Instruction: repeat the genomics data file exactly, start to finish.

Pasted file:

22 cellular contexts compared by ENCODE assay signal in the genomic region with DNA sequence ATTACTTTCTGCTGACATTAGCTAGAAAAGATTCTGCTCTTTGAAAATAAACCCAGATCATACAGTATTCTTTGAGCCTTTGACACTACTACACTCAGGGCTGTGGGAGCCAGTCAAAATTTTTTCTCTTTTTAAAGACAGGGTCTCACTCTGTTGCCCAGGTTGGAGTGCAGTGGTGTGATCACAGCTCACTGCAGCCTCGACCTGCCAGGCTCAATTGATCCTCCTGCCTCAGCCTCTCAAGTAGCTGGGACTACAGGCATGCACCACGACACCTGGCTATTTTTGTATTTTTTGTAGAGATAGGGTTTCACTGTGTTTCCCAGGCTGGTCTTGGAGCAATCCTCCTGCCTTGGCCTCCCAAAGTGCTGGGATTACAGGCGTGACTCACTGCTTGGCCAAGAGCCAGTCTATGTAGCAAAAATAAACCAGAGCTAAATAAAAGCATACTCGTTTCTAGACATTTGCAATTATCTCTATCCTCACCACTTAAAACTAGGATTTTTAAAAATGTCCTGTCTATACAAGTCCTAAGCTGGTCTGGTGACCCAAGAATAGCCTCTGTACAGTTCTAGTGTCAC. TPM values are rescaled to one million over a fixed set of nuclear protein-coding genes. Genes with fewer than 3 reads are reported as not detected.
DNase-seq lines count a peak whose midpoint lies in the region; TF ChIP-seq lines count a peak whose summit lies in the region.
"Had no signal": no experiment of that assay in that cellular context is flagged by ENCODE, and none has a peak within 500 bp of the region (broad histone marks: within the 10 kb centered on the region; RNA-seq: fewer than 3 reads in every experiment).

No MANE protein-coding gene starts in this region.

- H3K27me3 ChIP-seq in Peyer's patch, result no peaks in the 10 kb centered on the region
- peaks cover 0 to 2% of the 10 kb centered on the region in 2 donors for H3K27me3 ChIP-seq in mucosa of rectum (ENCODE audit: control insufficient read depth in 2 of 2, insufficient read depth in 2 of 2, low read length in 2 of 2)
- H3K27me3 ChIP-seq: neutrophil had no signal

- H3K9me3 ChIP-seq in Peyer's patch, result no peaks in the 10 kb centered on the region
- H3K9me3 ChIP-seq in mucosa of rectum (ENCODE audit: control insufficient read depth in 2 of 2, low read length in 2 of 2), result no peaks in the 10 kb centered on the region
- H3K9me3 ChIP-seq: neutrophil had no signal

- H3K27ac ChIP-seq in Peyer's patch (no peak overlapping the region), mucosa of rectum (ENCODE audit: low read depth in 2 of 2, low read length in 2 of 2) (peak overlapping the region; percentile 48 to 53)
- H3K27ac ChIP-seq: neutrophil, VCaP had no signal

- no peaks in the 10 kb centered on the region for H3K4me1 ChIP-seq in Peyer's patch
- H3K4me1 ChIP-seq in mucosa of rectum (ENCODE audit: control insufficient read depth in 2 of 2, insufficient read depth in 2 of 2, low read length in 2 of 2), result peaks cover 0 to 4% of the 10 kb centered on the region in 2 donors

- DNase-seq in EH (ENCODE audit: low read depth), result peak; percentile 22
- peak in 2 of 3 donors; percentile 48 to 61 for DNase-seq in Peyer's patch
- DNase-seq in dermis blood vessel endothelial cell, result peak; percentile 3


22 cellular contexts compared by ENCODE assay signal in the genomic region with DNA sequence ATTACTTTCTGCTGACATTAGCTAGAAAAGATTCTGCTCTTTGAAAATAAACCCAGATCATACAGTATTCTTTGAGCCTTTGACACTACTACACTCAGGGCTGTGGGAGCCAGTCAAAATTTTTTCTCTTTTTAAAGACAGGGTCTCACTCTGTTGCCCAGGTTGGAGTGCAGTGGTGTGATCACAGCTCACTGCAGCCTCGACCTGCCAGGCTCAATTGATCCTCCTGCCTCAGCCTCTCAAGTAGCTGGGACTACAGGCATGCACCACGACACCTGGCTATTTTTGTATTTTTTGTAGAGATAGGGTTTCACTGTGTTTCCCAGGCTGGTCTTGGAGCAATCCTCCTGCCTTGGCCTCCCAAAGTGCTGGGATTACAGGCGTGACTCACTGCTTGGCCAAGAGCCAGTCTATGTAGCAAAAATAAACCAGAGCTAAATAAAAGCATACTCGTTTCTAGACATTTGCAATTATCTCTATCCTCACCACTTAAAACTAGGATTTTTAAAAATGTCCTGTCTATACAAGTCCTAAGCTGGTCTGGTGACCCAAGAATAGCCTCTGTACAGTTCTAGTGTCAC. TPM values are rescaled to one million over a fixed set of nuclear protein-coding genes. Genes with fewer than 3 reads are reported as not detected.
DNase-seq lines count a peak whose midpoint lies in the region; TF ChIP-seq lines count a peak whose summit lies in the region.
"Had no signal": no experiment of that assay in that cellular context is flagged by ENCODE, and none has a peak within 500 bp of the region (broad histone marks: within the 10 kb centered on the region; RNA-seq: fewer than 3 reads in every experiment).

No MANE protein-coding gene starts in this region.

- H3K27me3 ChIP-seq in Peyer's patch, result no peaks in the 10 kb centered on the region
- peaks cover 0 to 2% of the 10 kb centered on the region in 2 donors for H3K27me3 ChIP-seq in mucosa of rectum (ENCODE audit: control insufficient read depth in 2 of 2, insufficient read depth in 2 of 2, low read length in 2 of 2)
- H3K27me3 ChIP-seq: neutrophil had no signal

- H3K9me3 ChIP-seq in Peyer's patch, result no peaks in the 10 kb centered on the region
- H3K9me3 ChIP-seq in mucosa of rectum (ENCODE audit: control insufficient read depth in 2 of 2, low read length in 2 of 2), result no peaks in the 10 kb centered on the region
- H3K9me3 ChIP-seq: neutrophil had no signal

- H3K27ac ChIP-seq in Peyer's patch (no peak overlapping the region), mucosa of rectum (ENCODE audit: low read depth in 2 of 2, low read length in 2 of 2) (peak overlapping the region; percentile 48 to 53)
- H3K27ac ChIP-seq: neutrophil, VCaP had no signal

- no peaks in the 10 kb centered on the region for H3K4me1 ChIP-seq in Peyer's patch
- H3K4me1 ChIP-seq in mucosa of rectum (ENCODE audit: control insufficient read depth in 2 of 2, insufficient read depth in 2 of 2, low read length in 2 of 2), result peaks cover 0 to 4% of the 10 kb centered on the region in 2 donors

- DNase-seq in EH (ENCODE audit: low read depth), result peak; percentile 22
- peak in 2 of 3 donors; percentile 48 to 61 for DNase-seq in Peyer's patch
- DNase-seq in dermis blood vessel endothelial cell, result peak; percentile 3